Format

Send to

Choose Destination
Theor Appl Genet. 2012 Apr;124(6):1139-53. doi: 10.1007/s00122-011-1775-5. Epub 2012 Jan 11.

Detection of favorable alleles for plant height and crown rust tolerance in three connected populations of perennial ryegrass (Lolium perenne L.).

Author information

1
Jouffray-Drillaud, Station expérimentale La Litière, 86 600, Saint Sauvant, France. lpauly@lusignan.inra.fr

Abstract

Plant height, which is an estimator of vegetative yield, and crown rust tolerance are major criteria for perennial ryegrass breeding. Genetic improvement has been achieved through phenotypic selection but it should be speeded up using marker-assisted selection, especially in this heterozygous species suffering from inbreeding depression. Using connected multiparental populations should increase the diversity studied and could substantially increase the power of quantitative trait loci (QTL) detection. The objective of this study was to detect the best alleles for plant height and rust tolerance among three connected populations derived from elite material by comparing an analysis per parent and a multipopulation connected analysis. For the studied traits, 17 QTL were detected with the analysis per parent while the additive and dominance models of the multipopulation connected analysis made it possible to detect 33 and 21 QTL, respectively. Favorable alleles have been detected in all parents. Only a few dominance effects were detected and they generally had lower values than the additive effects. The additive model of the multipopulation connected analysis was the most powerful as it made it possible to detect most of the QTL identified in the other analyses and 11 additional QTL. Using this model, plant growth QTL and rust tolerance QTL explained up to 19 and 38.6% of phenotypic variance, respectively. This example involving three connected populations is promising for an application on polycross progenies, traditionally used in breeding programs. Indeed, polycross progenies actually are a set of several connected populations.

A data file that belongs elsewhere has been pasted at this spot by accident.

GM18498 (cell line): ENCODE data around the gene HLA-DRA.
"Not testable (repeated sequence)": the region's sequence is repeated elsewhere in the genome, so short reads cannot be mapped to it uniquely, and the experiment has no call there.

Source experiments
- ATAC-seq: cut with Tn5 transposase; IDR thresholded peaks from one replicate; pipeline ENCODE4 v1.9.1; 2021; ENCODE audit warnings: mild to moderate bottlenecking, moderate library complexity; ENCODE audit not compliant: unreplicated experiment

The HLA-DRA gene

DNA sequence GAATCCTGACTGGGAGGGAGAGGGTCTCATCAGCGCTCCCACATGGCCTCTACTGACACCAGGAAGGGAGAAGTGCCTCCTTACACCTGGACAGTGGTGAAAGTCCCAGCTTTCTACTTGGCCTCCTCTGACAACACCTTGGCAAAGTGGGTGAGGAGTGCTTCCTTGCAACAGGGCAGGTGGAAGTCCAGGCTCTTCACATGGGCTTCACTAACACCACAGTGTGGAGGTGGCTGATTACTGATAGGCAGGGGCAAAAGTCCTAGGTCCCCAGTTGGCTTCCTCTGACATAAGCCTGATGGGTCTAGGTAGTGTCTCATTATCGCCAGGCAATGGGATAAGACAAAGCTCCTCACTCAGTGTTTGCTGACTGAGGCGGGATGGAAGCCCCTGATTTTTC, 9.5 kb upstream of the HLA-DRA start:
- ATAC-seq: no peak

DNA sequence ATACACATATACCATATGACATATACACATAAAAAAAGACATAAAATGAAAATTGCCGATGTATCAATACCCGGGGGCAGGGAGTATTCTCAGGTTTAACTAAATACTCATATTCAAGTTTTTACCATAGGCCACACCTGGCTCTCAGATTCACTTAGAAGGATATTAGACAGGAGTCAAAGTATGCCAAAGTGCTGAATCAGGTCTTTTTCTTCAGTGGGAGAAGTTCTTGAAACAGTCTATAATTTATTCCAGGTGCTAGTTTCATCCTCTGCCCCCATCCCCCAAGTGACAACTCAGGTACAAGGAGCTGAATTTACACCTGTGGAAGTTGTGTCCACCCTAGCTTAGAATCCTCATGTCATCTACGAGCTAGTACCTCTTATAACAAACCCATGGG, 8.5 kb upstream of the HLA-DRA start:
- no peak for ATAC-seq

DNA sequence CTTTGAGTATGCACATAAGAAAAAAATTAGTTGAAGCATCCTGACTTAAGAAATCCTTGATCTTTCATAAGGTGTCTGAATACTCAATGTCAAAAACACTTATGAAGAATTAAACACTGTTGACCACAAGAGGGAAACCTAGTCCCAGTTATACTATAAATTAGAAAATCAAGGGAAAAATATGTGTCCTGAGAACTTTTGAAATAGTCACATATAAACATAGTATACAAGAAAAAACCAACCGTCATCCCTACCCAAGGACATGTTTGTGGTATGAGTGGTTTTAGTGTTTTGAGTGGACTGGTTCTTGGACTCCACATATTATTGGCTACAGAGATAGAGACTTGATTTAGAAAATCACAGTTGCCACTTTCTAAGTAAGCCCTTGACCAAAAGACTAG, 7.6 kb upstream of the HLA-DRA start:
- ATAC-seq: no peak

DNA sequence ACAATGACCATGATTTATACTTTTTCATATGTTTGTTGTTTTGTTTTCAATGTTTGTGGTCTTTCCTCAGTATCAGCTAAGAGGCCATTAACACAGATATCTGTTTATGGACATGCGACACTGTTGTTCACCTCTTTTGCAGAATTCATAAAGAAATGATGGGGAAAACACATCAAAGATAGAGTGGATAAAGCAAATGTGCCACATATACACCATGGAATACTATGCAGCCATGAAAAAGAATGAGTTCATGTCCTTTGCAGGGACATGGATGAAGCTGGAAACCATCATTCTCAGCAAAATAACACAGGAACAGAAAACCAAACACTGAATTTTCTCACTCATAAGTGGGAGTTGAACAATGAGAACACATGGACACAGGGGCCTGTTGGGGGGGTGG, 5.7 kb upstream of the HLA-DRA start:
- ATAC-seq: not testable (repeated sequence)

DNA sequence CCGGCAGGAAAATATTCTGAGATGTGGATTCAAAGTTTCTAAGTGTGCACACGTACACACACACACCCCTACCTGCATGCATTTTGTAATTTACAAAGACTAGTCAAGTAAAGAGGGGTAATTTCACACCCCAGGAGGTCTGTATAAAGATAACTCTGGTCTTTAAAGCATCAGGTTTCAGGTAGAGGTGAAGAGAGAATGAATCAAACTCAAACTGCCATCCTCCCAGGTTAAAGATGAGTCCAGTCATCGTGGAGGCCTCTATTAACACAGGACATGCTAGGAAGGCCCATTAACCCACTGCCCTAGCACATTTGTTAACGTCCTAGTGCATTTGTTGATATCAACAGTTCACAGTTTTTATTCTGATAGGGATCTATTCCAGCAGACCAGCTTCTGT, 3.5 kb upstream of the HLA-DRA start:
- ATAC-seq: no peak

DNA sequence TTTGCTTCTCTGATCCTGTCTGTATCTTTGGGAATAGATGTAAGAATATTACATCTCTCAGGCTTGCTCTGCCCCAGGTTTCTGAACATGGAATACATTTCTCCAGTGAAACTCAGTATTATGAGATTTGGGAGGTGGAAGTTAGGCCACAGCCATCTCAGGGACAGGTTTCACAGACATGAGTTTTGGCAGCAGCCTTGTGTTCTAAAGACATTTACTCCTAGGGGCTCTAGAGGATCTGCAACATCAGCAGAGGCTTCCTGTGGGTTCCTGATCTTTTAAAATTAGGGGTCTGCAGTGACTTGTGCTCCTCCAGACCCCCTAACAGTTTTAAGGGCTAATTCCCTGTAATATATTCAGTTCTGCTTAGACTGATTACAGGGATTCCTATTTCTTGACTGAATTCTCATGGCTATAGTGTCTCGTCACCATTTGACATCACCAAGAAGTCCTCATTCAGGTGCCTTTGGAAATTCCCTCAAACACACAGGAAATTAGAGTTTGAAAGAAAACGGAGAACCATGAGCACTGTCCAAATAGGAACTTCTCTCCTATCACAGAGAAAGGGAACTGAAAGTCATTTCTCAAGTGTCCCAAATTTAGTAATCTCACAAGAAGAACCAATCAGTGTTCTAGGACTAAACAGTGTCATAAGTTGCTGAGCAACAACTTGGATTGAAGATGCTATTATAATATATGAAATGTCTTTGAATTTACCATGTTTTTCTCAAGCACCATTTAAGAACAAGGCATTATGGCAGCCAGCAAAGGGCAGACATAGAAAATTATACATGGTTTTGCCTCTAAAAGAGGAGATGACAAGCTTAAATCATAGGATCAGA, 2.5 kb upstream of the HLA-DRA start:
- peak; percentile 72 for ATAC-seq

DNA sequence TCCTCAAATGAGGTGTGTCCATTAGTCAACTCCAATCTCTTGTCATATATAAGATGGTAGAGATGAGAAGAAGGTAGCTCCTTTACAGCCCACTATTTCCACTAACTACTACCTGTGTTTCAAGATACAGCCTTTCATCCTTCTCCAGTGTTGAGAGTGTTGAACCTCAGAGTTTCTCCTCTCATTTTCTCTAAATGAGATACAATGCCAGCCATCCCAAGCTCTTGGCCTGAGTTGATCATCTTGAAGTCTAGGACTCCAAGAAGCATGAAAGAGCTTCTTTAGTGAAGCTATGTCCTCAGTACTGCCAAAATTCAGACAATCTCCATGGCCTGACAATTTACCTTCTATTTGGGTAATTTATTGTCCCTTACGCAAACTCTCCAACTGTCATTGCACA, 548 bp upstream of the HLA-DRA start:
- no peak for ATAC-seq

PMID:
22234605
DOI:
10.1007/s00122-011-1775-5
[Indexed for MEDLINE]

Supplemental Content

Full text links

Icon for Springer
Loading ...
Support Center